Researchers at Northeastern University are developing technologies to protect the United States from a variety of external threats. Professor of Electrical and Computer Engineering Carey Rappaport is the associate director of both the ALERT (Awareness and Localization of Explosive-Related Threats) Center and Gordon-CenSSIS (Bernard M. Gordon Center for Subsurface Sensing and Imaging Systems). Rappaport is also working on the VOTERS (Versatile Onboard Traffic Embedded Roaming Sensors) project as a lead researcher on the use of radar to monitor the condition of roads, bridges and monuments. All three centers were founded with significant federal funding support.
Here, Rappaport discusses the work he and his colleagues have been doing to fortify the nation’s security.
Can you explain what subsurface sensing and imaging means?
It means using various types of non-invasive methods to see below surfaces or inside hidden regions. At the Gordon-CenSSIS and ALERT centers, we use radar, ultrasound, x-rays, visible light and other wave-based probes to identify or detect things under a surface, such as tumors in the body, explosives under clothing, buried pollutants or damaged coral reefs underwater. Although sensing waves have always been able to penetrate below the surface, the challenge we’ve focused on is how best to make sense of the data that scatters back to us.
What areas of research is the ALERT Center currently investigating?
ALERT, a seven-university partnership, is currently investigating the use of chemical, electrical, and electromagnetic modalities to spot suicide bombers, warn people about suspicious bags that have been abandoned and determine whether vehicles are carrying bombs. There are so many ways to hide things, and we want to identify the threats with the least amount of public disruption. Everyone dislikes having to unpack and undress at airport security checks. Wouldn’t it be great if we could develop technology that would effectively sense hidden threats without a passenger even having to slow down? That is one of the center’s goals.
How would the ideal suicide bomber detection system work?
We’re working on a multi-modality, layered-sensor approach, with optical, radar, terahertz and x-ray sensors observing pedestrians as they walk toward and then past a nondescript sensing platform. The various sensors look for different aspects of the pedestrian: his movement, the reflection from radar-scattering objects on his skin under his clothing, the presence of trace explosive chemicals on his clothing and the x-ray density of foreign objects he has on his person. The goal would be to identify any suspicious activity and send a warning to the operator.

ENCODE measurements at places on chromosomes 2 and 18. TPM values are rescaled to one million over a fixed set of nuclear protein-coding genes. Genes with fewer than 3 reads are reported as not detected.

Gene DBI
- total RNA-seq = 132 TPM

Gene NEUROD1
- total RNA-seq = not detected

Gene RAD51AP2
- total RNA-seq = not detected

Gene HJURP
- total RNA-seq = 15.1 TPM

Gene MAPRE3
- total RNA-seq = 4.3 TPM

You are also researching ways to make roads, tunnels and bridges safer. How are you doing that?
The same concepts for sensing through clothing or within the body can be applied to looking through the road surface to find subsurface damage. The VOTERS program builds on work that we have pursued for years under the Gordon-CenSSIS SoilBED project. We are using radar and acoustic sensing techniques to quickly and inexpensively determine bridge deck and roadway health. If we can identify differences in concrete strength at one location relative to another, we can inform construction crews exactly when and where to do spot repairs before they become multi-week lane-closing traffic nightmares. We intend to outfit fleets of commercial trucks, buses, or cars with a suite of sensors that will continuously report on road health, and save cities and towns significant inspection and repair money.
What made you decide to focus your efforts on this area of research?
I like working on important research problems that everyone can understand, employing technology that many people are familiar with. But I try using these technologies in innovative and inexpensive ways. I started down this path a dozen years ago when I led a project on humanitarian land mine detection. Our guiding principle was to configure existing technology into systems that a Cambodian farmer might be able to afford. Although radar has been around for more than half a century, it has only recently been used for imaging tumors or sensing concealed pipe bombs or identifying hidden pavement problems.
My ultimate goal is to find cost-effective and relatively painless ways of seeing and interpreting obscured regions more effectively.